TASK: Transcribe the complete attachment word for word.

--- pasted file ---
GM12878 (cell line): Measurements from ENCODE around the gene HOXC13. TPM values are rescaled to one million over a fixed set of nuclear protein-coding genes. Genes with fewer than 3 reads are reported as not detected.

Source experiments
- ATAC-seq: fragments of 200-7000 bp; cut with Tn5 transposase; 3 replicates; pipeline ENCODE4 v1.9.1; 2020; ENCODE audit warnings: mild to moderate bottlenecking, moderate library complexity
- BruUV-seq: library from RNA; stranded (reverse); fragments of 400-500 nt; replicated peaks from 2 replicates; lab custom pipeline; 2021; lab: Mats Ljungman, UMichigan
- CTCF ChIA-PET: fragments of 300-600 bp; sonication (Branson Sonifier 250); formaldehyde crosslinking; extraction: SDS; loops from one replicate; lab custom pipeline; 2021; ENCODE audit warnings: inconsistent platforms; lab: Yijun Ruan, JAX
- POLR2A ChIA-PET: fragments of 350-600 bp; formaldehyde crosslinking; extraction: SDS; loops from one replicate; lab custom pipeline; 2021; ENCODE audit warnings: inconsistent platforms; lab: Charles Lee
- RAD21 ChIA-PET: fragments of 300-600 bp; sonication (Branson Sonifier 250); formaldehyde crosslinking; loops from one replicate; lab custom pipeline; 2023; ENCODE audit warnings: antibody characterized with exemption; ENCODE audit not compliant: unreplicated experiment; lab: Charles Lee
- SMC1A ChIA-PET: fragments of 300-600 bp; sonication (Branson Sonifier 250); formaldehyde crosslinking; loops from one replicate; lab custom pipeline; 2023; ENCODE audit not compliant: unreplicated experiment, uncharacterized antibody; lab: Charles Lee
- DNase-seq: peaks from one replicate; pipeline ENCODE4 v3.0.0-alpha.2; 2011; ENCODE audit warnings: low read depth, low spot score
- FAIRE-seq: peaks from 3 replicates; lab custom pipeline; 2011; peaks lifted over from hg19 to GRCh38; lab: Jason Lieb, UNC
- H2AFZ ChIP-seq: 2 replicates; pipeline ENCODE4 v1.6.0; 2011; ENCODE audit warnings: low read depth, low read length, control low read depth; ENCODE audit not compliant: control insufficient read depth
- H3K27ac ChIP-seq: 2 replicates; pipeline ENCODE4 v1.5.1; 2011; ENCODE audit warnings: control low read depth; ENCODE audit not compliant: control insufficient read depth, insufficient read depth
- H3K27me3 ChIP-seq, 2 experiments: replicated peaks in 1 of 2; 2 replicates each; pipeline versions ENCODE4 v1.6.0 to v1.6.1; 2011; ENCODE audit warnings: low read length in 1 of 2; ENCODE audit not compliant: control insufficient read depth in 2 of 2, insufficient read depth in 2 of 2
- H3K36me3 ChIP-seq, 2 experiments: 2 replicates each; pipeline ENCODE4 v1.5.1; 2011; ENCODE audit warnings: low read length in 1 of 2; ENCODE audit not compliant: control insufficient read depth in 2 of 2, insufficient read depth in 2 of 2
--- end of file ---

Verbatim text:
GM12878 (cell line): Measurements from ENCODE around the gene HOXC13. TPM values are rescaled to one million over a fixed set of nuclear protein-coding genes. Genes with fewer than 3 reads are reported as not detected.

Source experiments
- ATAC-seq: fragments of 200-7000 bp; cut with Tn5 transposase; 3 replicates; pipeline ENCODE4 v1.9.1; 2020; ENCODE audit warnings: mild to moderate bottlenecking, moderate library complexity
- BruUV-seq: library from RNA; stranded (reverse); fragments of 400-500 nt; replicated peaks from 2 replicates; lab custom pipeline; 2021; lab: Mats Ljungman, UMichigan
- CTCF ChIA-PET: fragments of 300-600 bp; sonication (Branson Sonifier 250); formaldehyde crosslinking; extraction: SDS; loops from one replicate; lab custom pipeline; 2021; ENCODE audit warnings: inconsistent platforms; lab: Yijun Ruan, JAX
- POLR2A ChIA-PET: fragments of 350-600 bp; formaldehyde crosslinking; extraction: SDS; loops from one replicate; lab custom pipeline; 2021; ENCODE audit warnings: inconsistent platforms; lab: Charles Lee
- RAD21 ChIA-PET: fragments of 300-600 bp; sonication (Branson Sonifier 250); formaldehyde crosslinking; loops from one replicate; lab custom pipeline; 2023; ENCODE audit warnings: antibody characterized with exemption; ENCODE audit not compliant: unreplicated experiment; lab: Charles Lee
- SMC1A ChIA-PET: fragments of 300-600 bp; sonication (Branson Sonifier 250); formaldehyde crosslinking; loops from one replicate; lab custom pipeline; 2023; ENCODE audit not compliant: unreplicated experiment, uncharacterized antibody; lab: Charles Lee
- DNase-seq: peaks from one replicate; pipeline ENCODE4 v3.0.0-alpha.2; 2011; ENCODE audit warnings: low read depth, low spot score
- FAIRE-seq: peaks from 3 replicates; lab custom pipeline; 2011; peaks lifted over from hg19 to GRCh38; lab: Jason Lieb, UNC
- H2AFZ ChIP-seq: 2 replicates; pipeline ENCODE4 v1.6.0; 2011; ENCODE audit warnings: low read depth, low read length, control low read depth; ENCODE audit not compliant: control insufficient read depth
- H3K27ac ChIP-seq: 2 replicates; pipeline ENCODE4 v1.5.1; 2011; ENCODE audit warnings: control low read depth; ENCODE audit not compliant: control insufficient read depth, insufficient read depth
- H3K27me3 ChIP-seq, 2 experiments: replicated peaks in 1 of 2; 2 replicates each; pipeline versions ENCODE4 v1.6.0 to v1.6.1; 2011; ENCODE audit warnings: low read length in 1 of 2; ENCODE audit not compliant: control insufficient read depth in 2 of 2, insufficient read depth in 2 of 2
- H3K36me3 ChIP-seq, 2 experiments: 2 replicates each; pipeline ENCODE4 v1.5.1; 2011; ENCODE audit warnings: low read length in 1 of 2; ENCODE audit not compliant: control insufficient read depth in 2 of 2, insufficient read depth in 2 of 2